Yes, I'll admit it. I'm addicted. You're going to get tired of hearing me talk about Laurie R. King's Mary Russell series long before I get tired of reading them. It's hard to resist the allure of intelligent, complex characters in what promises to be an entertaining mystery. So while I do try to read other things, every so often I have to indulge and pick up the next few installments.
Recently I read King's The Moor. Honestly, I didn't enjoy it as much as I have enjoyed her other Mary Russell stories. The moor itself played such a strong role in the story that it really deserved to be the title character. But once the intrigue of this mysterious geographic phenomenon wore off, it just left a depressing air over the whole story. The mystery wasn't very engaging either, despite early suggestions that seemed promising. Unlike her other novels that have little or no relation to Conan Doyle's work, The Moor visits the site of one of Sherlock Holmes' original adventures, The Hound of the Baskervilles. Russell and Holmes are initially there to help a friend who has been disturbed recently with accounts that the infamous Hound has returned. Their interest deepens when a man is found murdered on this same friend's property. Eventually they discover who is responsible, and uncover a much larger deception in the process. But I had to trudge through so much grimness in Russell's time on the moor itself that I was kind of relieved when it was over!
O Jerusalem was the next Russell novel King published, despite the story actually chronologically falling somewhere towards the end of the first Russell novel, The Beekeeper's Apprentice. Toward the end of that story, Russell and Holmes flee to Palestine for a few months to escape an unknown enemy in England who wants both of them dead. Their experiences there are only briefly touched on as they don't hold any real importance to that particular story. But those few months serve as the meat for the novel, O Jerusalem. In disguise, they join up with two dangerous Arabs -- Mahmoud and Ali -- and spend the next few months living a nomadic life as they try to uncover a terrorist plot aimed at starting another war.
As boring as I found The Moor, I found O Jerusalem, on the other hand, incredibly fascinating. King does such a good job bringing her settings to life that I felt like I should be scratching the lice in my own hair. The setting, the culture, the people, the history; it was full of such flavor that I was completely engulfed in the story. Amidst the very rough lifestyle, there are moments of humor and lightness. For instance, after suffering as a filthy nomad, and being treated with scorn and mistrust for being a woman, Russell has the opportunity to bathe and attend a dinner party where she shines as the center of all the young officers' attention, much to Holmes' irritation. There were some delightful moments like that, and even the more painful and uncomfortable ones (of which the novel was mostly full) were still so interesting that I simply devoured it.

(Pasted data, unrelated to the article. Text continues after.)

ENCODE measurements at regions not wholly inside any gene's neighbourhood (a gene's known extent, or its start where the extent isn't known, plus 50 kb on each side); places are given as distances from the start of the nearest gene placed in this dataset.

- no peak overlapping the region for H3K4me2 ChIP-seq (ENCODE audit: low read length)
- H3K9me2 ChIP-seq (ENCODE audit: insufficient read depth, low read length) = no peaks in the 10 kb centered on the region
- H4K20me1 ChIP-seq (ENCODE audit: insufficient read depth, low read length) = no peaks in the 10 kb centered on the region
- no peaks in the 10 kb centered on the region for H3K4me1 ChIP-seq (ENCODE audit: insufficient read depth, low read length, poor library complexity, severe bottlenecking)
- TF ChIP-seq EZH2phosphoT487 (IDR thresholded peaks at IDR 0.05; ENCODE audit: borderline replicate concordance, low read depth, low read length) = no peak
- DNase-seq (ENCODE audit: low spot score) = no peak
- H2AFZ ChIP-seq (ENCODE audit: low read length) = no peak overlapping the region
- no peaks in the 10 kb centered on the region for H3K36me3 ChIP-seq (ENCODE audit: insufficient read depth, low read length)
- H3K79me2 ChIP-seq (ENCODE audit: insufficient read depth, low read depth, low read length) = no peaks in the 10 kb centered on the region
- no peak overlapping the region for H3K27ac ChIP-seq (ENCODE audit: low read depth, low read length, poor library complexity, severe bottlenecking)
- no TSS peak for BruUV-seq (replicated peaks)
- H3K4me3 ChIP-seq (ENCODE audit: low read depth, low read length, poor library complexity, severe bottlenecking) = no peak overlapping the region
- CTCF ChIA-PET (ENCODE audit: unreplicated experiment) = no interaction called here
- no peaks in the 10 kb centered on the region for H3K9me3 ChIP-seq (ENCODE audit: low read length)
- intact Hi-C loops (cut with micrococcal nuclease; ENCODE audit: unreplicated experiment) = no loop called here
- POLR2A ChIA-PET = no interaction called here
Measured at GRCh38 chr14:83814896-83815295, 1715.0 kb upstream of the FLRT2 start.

So naturally, I was very interested when I started reading her next novel, Justice Hall, and found that it dealt with the same characters from O Jerusalem. Mahmoud and Ali, it turns out, aren't native Arabs. (Holmes indicates that briefly in O Jerusalem, but it never becomes significant to that particular story.) They are actually English noblemen who entered the service of the king decades earlier as spies in that troubled part of the world. This story picks up almost immediately after The Moor left off, when Mary Russell is surprised to find a very different -- and more civilized -- Ali on their doorstep asking for help. It turns out that Mahmoud -- now called Marsh -- has unexpectedly inherited his family's fortune, title, estate, etc, and has reluctantly left his Arabic life behind to do his duty. Russell and Holmes are shocked to find their friend so changed -- and unhappily so -- and set about doing their part to uncover the mystery surrounding a supposed heir who would challenge Marsh's position, all while wrestling with the fact that doing what is best for Marsh-the-heir may be the worst possible thing for Mahmoud-the-man. Even more intriguing, though, is the mystery surrounding the scandalous wartime execution of the original heir, Marsh's nephew Gabriel Hughenfort. As they dig further into the past, they uncover deep family secrets dealing with the horrors of war, and the courageous and tragic end of a good and honest young man.
I felt so much compassion for the characters, even Gabriel who had already died long before this story takes place. It was a hard, yet empathetic look at life for a soldier during WWI, full of humanity tinged with horror. It was also an interesting twist to see the metamorphosis of Mahmoud and Ali into Marsh and Alistair. And there were enough plot twists and action to keep things moving toward a very satisfying conclusion. One of the best stories in the series that I've read yet, which just makes me itch to get my hands on the next one!